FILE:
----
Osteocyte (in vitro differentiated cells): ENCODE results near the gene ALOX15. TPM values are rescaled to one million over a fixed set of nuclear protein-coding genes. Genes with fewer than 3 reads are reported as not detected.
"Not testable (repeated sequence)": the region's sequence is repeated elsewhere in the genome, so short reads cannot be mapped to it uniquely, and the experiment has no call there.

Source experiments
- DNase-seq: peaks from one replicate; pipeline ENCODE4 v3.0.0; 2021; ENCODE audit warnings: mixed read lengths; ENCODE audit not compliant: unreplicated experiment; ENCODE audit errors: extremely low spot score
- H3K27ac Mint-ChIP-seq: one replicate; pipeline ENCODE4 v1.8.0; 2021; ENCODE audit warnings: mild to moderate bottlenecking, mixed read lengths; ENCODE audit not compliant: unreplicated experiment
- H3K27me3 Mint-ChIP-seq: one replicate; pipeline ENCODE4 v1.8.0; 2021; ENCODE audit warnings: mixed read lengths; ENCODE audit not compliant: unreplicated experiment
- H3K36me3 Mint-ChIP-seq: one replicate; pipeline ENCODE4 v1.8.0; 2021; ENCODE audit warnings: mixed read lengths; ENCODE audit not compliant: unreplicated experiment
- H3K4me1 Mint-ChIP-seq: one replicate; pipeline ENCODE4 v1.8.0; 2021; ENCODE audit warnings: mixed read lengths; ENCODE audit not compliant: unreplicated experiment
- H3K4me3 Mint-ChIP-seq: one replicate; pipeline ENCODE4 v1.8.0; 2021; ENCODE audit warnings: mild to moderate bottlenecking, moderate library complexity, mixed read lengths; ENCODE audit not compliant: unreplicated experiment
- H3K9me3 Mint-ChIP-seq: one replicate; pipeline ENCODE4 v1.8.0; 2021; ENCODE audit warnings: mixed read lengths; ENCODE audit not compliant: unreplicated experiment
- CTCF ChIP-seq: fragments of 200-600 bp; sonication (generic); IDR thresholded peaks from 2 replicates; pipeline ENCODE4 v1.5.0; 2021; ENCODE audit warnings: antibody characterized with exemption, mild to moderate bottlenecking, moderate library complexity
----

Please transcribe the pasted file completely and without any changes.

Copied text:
Osteocyte (in vitro differentiated cells): ENCODE results near the gene ALOX15. TPM values are rescaled to one million over a fixed set of nuclear protein-coding genes. Genes with fewer than 3 reads are reported as not detected.
"Not testable (repeated sequence)": the region's sequence is repeated elsewhere in the genome, so short reads cannot be mapped to it uniquely, and the experiment has no call there.

Source experiments
- DNase-seq: peaks from one replicate; pipeline ENCODE4 v3.0.0; 2021; ENCODE audit warnings: mixed read lengths; ENCODE audit not compliant: unreplicated experiment; ENCODE audit errors: extremely low spot score
- H3K27ac Mint-ChIP-seq: one replicate; pipeline ENCODE4 v1.8.0; 2021; ENCODE audit warnings: mild to moderate bottlenecking, mixed read lengths; ENCODE audit not compliant: unreplicated experiment
- H3K27me3 Mint-ChIP-seq: one replicate; pipeline ENCODE4 v1.8.0; 2021; ENCODE audit warnings: mixed read lengths; ENCODE audit not compliant: unreplicated experiment
- H3K36me3 Mint-ChIP-seq: one replicate; pipeline ENCODE4 v1.8.0; 2021; ENCODE audit warnings: mixed read lengths; ENCODE audit not compliant: unreplicated experiment
- H3K4me1 Mint-ChIP-seq: one replicate; pipeline ENCODE4 v1.8.0; 2021; ENCODE audit warnings: mixed read lengths; ENCODE audit not compliant: unreplicated experiment
- H3K4me3 Mint-ChIP-seq: one replicate; pipeline ENCODE4 v1.8.0; 2021; ENCODE audit warnings: mild to moderate bottlenecking, moderate library complexity, mixed read lengths; ENCODE audit not compliant: unreplicated experiment
- H3K9me3 Mint-ChIP-seq: one replicate; pipeline ENCODE4 v1.8.0; 2021; ENCODE audit warnings: mixed read lengths; ENCODE audit not compliant: unreplicated experiment
- CTCF ChIP-seq: fragments of 200-600 bp; sonication (generic); IDR thresholded peaks from 2 replicates; pipeline ENCODE4 v1.5.0; 2021; ENCODE audit warnings: antibody characterized with exemption, mild to moderate bottlenecking, moderate library complexity